Social integration through transitional labour markets, New Pathways for Labour Market Policy (TRANSLAM), Final ReportFunded under: FP4-TSER
Unemployment in most post-industrial societies has risen to levels unprecedented in post-war history. In countries that face this phenomenon, rising levels of unemployment have led to persistent long-term unemployment. The economic and social problems related to this development are clear: The longer the exclusion from gainful employment, the higher the risk of being also excluded from full participation in social and political life; this holds especially true for women and for young people with low skills. This threat to social integration may even undermine the trust in the basic institutions of our democratic societies. The common underlying assumption of this project is that a return to full employment in the traditional sense is highly unlikely or only at unacceptable social costs. If some countries succeeded in recent years to reach levels of unemployment like in the 1960's, it was either at the cost of high income differentials and increasing numbers of working poor or many precarious employment relationships especially for women, and more or less involuntary massive early retirement for many older workers. The objective of this project, therefore, is the search for alternatives to such ill-conceived responses to "globalisation" and "individualisation" which in different ways can generate forms of social exclusion.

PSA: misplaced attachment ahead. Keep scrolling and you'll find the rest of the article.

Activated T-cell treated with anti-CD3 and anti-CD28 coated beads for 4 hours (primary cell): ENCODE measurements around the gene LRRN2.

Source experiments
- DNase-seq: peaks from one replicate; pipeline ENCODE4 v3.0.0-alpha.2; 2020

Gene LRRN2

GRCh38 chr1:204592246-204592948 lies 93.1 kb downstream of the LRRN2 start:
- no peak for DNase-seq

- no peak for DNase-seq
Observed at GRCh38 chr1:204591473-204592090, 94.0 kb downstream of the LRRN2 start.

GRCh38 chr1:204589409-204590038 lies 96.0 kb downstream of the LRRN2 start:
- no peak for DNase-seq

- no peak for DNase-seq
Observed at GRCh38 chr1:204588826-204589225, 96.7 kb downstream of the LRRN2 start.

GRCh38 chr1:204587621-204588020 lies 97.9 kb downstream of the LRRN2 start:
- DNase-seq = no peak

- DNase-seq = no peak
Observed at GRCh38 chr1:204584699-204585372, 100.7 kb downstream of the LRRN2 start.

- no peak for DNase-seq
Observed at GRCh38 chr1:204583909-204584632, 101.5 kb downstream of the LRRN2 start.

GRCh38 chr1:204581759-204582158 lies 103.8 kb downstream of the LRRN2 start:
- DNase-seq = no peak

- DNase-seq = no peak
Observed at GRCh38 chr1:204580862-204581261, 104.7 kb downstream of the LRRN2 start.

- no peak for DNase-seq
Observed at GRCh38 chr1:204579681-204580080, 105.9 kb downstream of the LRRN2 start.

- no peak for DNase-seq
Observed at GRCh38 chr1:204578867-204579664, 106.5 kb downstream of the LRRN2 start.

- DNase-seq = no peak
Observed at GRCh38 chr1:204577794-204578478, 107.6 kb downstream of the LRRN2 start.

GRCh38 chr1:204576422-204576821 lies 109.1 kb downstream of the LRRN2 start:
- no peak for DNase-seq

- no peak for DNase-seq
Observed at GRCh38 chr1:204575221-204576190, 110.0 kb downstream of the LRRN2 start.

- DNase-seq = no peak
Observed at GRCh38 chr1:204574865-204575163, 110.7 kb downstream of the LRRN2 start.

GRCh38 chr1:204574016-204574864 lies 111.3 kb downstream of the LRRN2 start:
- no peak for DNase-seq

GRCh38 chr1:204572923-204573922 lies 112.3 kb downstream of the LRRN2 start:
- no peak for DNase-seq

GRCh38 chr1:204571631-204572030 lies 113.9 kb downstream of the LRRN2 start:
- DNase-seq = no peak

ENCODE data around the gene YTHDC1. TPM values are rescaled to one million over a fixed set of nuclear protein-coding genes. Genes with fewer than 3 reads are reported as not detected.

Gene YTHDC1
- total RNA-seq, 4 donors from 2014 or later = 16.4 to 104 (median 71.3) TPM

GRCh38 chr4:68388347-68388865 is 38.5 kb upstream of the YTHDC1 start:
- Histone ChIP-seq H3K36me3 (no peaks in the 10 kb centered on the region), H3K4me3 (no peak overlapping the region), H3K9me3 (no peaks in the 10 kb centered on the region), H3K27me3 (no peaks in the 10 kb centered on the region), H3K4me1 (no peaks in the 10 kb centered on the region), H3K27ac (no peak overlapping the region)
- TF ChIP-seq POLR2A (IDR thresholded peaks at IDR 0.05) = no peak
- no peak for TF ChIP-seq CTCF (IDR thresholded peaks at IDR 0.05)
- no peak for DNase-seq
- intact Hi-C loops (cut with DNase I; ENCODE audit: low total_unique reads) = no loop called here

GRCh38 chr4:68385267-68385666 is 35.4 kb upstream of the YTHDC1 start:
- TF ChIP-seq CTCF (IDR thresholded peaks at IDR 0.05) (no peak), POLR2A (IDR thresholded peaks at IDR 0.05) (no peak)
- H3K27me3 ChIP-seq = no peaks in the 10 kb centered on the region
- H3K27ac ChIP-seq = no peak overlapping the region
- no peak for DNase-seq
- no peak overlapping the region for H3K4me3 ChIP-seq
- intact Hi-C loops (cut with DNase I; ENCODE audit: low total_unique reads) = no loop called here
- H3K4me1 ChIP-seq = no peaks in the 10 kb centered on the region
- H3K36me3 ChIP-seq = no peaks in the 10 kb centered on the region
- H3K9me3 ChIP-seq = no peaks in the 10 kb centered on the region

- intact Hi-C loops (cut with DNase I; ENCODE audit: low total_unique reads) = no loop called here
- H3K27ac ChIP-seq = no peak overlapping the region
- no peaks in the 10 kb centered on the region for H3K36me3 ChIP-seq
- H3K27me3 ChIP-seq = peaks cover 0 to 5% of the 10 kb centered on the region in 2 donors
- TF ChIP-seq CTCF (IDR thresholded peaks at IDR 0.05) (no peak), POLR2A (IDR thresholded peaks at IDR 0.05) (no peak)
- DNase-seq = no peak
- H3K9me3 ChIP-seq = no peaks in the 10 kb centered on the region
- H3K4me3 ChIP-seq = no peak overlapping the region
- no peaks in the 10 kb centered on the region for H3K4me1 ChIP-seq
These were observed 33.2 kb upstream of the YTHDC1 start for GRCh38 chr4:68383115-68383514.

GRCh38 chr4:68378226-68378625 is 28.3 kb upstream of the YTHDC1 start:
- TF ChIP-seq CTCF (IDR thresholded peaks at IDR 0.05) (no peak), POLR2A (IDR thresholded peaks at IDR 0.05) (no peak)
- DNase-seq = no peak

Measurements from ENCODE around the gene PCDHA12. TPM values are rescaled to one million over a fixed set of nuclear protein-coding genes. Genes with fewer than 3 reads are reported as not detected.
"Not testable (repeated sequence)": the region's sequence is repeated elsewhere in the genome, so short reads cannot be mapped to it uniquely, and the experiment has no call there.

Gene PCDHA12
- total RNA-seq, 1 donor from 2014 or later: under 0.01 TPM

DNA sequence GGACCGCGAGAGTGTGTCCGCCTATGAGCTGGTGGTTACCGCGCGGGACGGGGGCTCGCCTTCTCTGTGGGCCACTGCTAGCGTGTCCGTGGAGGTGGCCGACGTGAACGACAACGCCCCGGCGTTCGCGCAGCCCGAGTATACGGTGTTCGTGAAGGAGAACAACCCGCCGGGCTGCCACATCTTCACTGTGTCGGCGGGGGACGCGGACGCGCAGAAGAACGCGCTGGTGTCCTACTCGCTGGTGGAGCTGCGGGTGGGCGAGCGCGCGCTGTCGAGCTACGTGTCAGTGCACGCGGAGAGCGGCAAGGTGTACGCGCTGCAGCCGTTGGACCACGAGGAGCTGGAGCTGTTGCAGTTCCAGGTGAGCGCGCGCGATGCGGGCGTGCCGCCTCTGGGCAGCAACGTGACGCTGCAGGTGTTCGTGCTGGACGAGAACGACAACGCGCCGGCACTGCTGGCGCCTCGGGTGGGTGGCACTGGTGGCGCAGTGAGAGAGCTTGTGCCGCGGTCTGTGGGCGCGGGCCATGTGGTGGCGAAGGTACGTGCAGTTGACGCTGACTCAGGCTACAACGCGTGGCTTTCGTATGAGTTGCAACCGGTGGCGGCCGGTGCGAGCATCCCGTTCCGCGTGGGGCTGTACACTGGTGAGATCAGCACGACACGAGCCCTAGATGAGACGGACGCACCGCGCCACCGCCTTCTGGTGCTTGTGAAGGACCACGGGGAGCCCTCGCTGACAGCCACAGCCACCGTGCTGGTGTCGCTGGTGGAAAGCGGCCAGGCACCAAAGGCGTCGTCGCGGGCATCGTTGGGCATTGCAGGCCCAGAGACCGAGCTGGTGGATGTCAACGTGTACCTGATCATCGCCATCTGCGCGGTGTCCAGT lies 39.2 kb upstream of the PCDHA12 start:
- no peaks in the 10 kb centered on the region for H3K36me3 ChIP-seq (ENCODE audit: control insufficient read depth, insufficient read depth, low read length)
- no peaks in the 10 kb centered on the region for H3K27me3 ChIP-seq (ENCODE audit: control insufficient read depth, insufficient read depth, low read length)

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Record Number: 6874 / Last updated on: 2005-06-13